Q 9 UCSD Physics 12 No Energy for Free No matter what, you can't create energy out of nothing: it has to come from somewhere We can transform energy from one form to another; we can store energy, we can utilize energy being conveyed from natural sources The net energy of the entire Universe is constant The best we can do is scrape up some useful crumbs Spring 2010 2 Q 10 UCSD Physics 12 Shift Gears: The Global Energy Scene Global energy production is about 400 QBtu/yr a QBtu is a quadrillion Btu, or 1015 Btu so about 4 1020 J per year U.S. share is about one fourth of this (1020 J) 1996 value in book (1st edition) is 93 QBtu/year 2003 value in second edition is 98.3 QBtu/year 1020 J/yr = 3 1012 W divided by 300 million people (3 108) = 104 W per person (10 kW) Spring 2010 11 UCSD Physics 12 Reminder: how do we stack up? world average = 10 bbl/yr Spring 2010 12 UCSD More Countries Logarithmic scale Fills in the gaps 1971 data Physics 12 Spring 2010 13 UCSD Evolution of Energy Sources Physics 12 Spring 2010 14 UCSD Physics 12 U.S. Consumption in 2003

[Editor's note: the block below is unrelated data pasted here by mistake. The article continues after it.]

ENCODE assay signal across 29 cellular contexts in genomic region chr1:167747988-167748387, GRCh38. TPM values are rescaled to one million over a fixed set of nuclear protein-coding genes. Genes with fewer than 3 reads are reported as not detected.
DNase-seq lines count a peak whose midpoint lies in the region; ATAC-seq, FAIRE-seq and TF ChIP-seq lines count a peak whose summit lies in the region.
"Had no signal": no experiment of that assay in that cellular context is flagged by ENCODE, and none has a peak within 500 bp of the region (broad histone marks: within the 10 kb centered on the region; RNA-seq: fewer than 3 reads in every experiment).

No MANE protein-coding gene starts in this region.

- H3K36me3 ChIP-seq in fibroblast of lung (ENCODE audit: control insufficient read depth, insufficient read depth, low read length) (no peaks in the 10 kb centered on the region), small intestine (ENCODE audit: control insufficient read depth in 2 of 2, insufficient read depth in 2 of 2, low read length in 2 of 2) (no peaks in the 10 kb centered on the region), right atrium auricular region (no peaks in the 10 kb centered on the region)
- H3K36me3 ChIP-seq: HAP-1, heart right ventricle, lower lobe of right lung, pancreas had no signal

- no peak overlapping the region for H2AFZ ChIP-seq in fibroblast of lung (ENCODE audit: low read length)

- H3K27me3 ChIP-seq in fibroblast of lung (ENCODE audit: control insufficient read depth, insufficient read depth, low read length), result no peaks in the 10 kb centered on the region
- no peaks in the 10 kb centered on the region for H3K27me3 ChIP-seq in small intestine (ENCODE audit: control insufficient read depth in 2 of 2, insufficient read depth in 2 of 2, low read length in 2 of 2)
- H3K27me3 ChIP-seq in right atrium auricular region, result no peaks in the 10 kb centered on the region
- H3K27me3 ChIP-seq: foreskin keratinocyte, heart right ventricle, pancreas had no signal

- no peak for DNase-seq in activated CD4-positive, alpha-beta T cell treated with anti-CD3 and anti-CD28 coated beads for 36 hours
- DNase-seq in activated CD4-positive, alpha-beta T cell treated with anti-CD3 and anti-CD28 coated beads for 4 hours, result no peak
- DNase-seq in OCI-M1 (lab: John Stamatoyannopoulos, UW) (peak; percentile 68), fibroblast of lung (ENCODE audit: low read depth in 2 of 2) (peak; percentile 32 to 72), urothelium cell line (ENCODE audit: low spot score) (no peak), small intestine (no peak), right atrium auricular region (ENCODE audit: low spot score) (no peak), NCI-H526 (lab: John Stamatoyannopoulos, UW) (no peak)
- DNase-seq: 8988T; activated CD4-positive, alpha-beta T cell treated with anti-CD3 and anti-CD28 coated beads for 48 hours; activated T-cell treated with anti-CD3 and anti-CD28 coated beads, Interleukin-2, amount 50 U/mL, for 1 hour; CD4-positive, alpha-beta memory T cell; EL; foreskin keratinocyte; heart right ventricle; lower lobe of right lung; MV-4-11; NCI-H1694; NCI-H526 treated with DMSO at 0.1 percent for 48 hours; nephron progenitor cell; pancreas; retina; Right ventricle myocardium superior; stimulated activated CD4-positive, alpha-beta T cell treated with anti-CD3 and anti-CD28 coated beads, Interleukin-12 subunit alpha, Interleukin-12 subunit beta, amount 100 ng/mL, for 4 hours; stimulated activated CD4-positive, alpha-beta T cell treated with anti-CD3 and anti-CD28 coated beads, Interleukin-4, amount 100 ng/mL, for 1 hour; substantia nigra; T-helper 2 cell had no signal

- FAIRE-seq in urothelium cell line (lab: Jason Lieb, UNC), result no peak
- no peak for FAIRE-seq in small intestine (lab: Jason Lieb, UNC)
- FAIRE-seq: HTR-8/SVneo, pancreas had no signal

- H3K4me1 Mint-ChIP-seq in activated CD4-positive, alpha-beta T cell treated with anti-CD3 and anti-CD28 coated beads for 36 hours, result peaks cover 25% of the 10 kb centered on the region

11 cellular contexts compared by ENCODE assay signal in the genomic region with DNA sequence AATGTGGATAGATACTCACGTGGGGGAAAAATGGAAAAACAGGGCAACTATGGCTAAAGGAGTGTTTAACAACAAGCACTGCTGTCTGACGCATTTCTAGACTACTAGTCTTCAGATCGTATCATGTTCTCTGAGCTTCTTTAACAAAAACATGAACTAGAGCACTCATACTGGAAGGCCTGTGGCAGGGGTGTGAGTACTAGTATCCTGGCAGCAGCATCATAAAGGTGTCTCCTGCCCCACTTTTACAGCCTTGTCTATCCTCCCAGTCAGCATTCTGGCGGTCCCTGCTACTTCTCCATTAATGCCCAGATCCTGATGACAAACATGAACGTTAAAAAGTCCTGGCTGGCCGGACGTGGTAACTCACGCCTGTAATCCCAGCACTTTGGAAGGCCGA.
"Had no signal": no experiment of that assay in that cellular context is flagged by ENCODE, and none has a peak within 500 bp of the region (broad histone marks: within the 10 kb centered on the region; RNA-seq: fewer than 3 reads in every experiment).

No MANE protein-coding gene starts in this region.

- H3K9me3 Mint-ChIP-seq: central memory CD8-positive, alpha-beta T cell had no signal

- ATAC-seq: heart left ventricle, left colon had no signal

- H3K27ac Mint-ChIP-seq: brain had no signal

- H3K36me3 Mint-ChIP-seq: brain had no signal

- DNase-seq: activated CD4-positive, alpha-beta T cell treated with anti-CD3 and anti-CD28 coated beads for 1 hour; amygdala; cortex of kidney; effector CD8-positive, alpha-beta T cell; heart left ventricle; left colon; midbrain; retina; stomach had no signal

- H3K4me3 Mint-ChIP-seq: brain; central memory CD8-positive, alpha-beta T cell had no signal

Source Coal Natural Gas Petroleum Nuclear Renewables Total Spring 2010 Amount QBtu Percent 1018 Joules 23% 22.9% 39.8% 8.1% 6.3% 100% 15 23.8 23.7 41.3 8.4 6.5 103.7 1.08 109 tons 22.6 21.8 1012 ft3 6.72 109 bbl 22.5 39.1 757 109 kWh 7.97 578 109 kWh 6.15 98.3 UCSD Physics 12 The Fall of the Work Animal Used to rely completely on animals for transportation Trains entered the picture in the mid-1800s Cars entered the scene in a big way around 1920 World has never been the same Work animal fell off the map around 1940 Today automotive is over 95% of the story Spring 2010 16 UCSD Physics 12 Energy Sources and Destinations Spring 2010 17 UCSD U.S. Consumption vs. Production Physics 12 policy change Spring 2010 18 UCSD Physics 12 Where is our energy produced, and of what flavor? Spring 2010 19 UCSD Physics 12 Lessons Our energy production is completely dominated by fossil fuels, with only about 15% coming from nuclear and hydroelectric hydroelectric is the only truly renewable resource of the two Part of our enormous appetite is due to the expanse of our country: transportation is important Space heating is also an issue in a country where detached houses are the rule Any industrial society (at our current scale) is going to have a large demand for energy
Spring 2010 20 UCSD Physics 12 References & Assignments Very good book on energy: ENERGY: A Guidebook, by Janet Ramage (more global perspective) A recent amazing book: Sustainable Energy--without the hot air, by David MacKay www.withouthotair.com (get book for free!) see 10-page synopsis for quick-read/intro Assignments Read Chapter 2 Homework #1 due Friday, April 9 Homework #2 will be found on the web by week's end: go to Assignments page for link start early on this one (toughest of quarter?) Spring 2010 21 ...